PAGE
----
Faced with the increasing number of tests, screening centers are saturated. But this is also the case in some laboratories. With an average, in Belgium, of 30,000 tests to analyze per day, the work is colossal, including on the administrative level.
Our reporters Julien Modave and Julien Raway visited a laboratory in Liège which, given the context of the coronavirus, is running at full speed. The 15 people who work 13 hours a day are not enough to encode the 1,600 tests received the day before. “We encode non-stop, non-stop, non-stop to manage these administrative tasks which are enormous, sighs Jérôme de Marchin, biologist. We are all on our knees “.
Authorities demand mass screening without providing necessary tools to laboratories
Belgium has been testing an average of 30,000 people per day since last week. “In the context of tracing, we have a lot of screenings, and it becomes really excessive, describes Jean-Marc Minon, head of the laboratory at CHR Citadelle. It’s linked to the authorities’ request for mass screening. However, we are not equipped to do it “.
“We do not get out”
In all testing centers, it’s the same problem: too many people present without symptoms. When a child is positive, the whole class, but also all the parents, of all the pupils with their siblings are tested. “After screening this group of people, we will probably find people who are asymptomatic carriers, but perhaps carriers for 4 to 6 weeks, explains Jean-Marc Minon, head of the lab department at CHR Citadelle. Because we always find viral DNA. And these people are going to leave in a new screening bubble, so we don’t get out of it. “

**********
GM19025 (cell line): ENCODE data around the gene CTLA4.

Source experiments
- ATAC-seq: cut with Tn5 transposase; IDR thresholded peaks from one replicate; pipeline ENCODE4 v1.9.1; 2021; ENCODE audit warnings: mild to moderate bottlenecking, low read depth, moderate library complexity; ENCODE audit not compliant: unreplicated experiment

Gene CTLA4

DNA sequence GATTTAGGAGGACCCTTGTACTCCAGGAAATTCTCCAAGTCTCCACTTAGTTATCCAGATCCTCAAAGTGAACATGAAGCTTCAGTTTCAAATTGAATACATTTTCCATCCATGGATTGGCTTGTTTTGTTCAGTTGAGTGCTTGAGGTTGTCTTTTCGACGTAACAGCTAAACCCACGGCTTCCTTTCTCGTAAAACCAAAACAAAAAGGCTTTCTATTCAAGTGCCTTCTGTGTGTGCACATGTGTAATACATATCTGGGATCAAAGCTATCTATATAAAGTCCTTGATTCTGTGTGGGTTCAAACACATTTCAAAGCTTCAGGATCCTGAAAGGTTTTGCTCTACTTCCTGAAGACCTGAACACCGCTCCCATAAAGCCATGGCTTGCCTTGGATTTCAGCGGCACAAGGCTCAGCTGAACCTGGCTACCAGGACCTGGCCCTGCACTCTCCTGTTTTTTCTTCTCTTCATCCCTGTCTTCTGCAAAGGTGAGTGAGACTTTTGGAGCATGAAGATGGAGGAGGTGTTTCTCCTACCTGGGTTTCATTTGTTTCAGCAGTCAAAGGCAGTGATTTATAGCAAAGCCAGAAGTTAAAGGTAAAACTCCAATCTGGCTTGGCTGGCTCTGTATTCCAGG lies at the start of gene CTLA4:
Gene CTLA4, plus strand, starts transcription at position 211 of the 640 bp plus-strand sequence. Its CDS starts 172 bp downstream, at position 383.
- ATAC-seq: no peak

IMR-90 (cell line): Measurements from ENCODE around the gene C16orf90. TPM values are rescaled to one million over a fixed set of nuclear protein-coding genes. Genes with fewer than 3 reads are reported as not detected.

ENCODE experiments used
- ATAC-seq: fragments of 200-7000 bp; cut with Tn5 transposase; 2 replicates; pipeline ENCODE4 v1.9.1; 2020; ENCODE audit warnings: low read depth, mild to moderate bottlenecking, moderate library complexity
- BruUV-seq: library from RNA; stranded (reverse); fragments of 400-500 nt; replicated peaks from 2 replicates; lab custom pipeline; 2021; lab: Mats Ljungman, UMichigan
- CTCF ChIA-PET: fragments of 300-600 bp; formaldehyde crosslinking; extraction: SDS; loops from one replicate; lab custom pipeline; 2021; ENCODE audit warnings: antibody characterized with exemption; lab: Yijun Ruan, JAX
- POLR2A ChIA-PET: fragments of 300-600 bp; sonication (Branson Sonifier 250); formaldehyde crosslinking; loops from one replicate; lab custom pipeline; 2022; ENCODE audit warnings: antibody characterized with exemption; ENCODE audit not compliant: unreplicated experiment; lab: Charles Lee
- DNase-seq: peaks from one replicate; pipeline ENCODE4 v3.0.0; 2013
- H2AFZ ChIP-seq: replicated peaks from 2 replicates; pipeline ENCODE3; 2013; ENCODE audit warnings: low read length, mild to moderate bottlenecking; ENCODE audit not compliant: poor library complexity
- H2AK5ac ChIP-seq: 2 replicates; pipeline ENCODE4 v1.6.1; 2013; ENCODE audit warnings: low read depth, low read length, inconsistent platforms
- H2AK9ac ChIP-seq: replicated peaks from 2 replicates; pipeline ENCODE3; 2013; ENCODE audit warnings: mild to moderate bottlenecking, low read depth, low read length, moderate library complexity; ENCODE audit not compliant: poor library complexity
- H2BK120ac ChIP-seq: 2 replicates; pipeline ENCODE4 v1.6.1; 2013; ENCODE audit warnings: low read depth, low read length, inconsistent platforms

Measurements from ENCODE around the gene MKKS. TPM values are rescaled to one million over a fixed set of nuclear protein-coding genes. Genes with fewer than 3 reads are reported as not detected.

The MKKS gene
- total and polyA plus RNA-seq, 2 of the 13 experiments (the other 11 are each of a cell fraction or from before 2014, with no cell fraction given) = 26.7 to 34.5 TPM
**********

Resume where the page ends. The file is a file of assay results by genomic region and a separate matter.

The members of the lab fear the winter period: “It will get worse”
In the CHR Citadelle laboratory, we are looking for technicians and secretaries to encode the many requests. “We have a thousand PCRs (nose tests, editor’s note) per day, I do not even dare to imagine how much we will be during the winter period, because to this will be added the flu and other diseases. The situation will get worse“, explains Pierre-Alexandre Olivier, head of the Lab department at CHC Mont Légia.
Cherry on the cake: patients harass the laboratory by phone
The response times are increasing everywhere. This represents an additional anxiety for the patients who, therefore, call constantly to obtain the results as quickly as possible.
The federal government is asking hospitals to further increase their screening capacity. But in the field, we wonder about the merits of the method, while for several months the average number of positive tests has remained stuck at around 3%.